Lucky for X, then, or so it seems, that “in early 2007, in a New York City cloakroom,” he runs into an old friend from student days in Ireland, one Eddie Batros, scion of a super-rich Lebanese family, who soon afterward offers him a job as “a Batros family trustee (‘to keep an eye on our holdings, trusts, investment portfolios, etc.’).” This will require X to move to Dubai, “where the Batros Group and indeed some Batros family members were nominally headquartered.” X is moved to tears, literally, by the offer and by Eddie’s heartfelt—though e-mailed—declaration of trust in his pal from Dublin days: “I know of no more honest man than you.” Somehow, X being X, and Eddie obviously—to us—being Eddie, and this being the kind of novel that from the start it obviously is, we just know that in the end everything will go horribly wrong.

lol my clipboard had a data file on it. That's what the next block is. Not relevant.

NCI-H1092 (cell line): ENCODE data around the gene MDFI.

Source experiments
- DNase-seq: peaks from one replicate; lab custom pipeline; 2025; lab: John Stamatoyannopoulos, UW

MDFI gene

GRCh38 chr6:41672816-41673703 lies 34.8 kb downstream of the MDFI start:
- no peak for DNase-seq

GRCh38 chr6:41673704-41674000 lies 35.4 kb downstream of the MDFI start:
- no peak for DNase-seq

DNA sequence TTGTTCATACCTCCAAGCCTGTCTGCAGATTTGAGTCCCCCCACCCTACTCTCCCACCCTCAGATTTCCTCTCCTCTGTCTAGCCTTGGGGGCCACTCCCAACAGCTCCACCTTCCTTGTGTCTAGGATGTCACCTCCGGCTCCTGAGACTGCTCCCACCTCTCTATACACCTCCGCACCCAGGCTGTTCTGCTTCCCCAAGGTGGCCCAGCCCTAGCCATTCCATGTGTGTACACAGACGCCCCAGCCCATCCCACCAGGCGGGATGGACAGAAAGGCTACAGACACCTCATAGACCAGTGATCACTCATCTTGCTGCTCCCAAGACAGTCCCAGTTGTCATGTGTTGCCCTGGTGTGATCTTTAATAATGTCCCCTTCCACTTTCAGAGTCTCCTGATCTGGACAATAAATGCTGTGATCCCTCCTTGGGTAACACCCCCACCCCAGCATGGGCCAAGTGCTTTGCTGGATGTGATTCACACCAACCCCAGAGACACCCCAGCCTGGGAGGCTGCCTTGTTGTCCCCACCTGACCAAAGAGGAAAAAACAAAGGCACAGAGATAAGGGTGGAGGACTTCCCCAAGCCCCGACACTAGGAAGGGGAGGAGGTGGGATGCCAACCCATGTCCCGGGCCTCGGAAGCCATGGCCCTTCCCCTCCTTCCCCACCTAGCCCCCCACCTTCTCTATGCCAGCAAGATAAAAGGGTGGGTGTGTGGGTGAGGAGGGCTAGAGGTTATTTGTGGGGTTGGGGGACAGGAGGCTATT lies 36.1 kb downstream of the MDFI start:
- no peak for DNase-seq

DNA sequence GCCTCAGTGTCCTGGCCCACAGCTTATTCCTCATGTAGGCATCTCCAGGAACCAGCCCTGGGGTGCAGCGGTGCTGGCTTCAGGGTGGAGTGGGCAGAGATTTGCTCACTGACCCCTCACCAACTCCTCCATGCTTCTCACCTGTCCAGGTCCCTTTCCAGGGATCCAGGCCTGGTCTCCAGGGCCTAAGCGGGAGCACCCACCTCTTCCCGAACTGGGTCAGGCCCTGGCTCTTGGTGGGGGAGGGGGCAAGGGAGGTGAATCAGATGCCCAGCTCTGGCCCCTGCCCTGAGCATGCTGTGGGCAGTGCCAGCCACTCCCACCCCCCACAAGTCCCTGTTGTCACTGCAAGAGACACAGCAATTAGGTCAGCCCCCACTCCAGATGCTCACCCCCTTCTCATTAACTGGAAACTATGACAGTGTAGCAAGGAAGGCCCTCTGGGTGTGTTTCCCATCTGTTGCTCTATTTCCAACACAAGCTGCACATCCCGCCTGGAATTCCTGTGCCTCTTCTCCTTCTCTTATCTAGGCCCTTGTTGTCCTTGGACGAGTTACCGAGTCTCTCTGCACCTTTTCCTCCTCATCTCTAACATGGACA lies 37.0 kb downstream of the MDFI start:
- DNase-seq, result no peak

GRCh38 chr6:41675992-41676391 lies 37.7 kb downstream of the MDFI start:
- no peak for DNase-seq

O’Neill, in this book, has come of age as a novelist. Netherland, for all its ambitions, many of which were fully achieved, was, as Zadie Smith in her review pointed out, an “anxious novel” written in a language “genteel and faintly archaic.” Smith writes:
In the end what is impressive about Netherland is how precisely it knows the fears and weaknesses of its readers. What is disappointing is how much it indulges them. Out of a familiar love, like a lapsed High Anglican, Netherland hangs on to the rituals and garments of transcendence, though it well knows they are empty.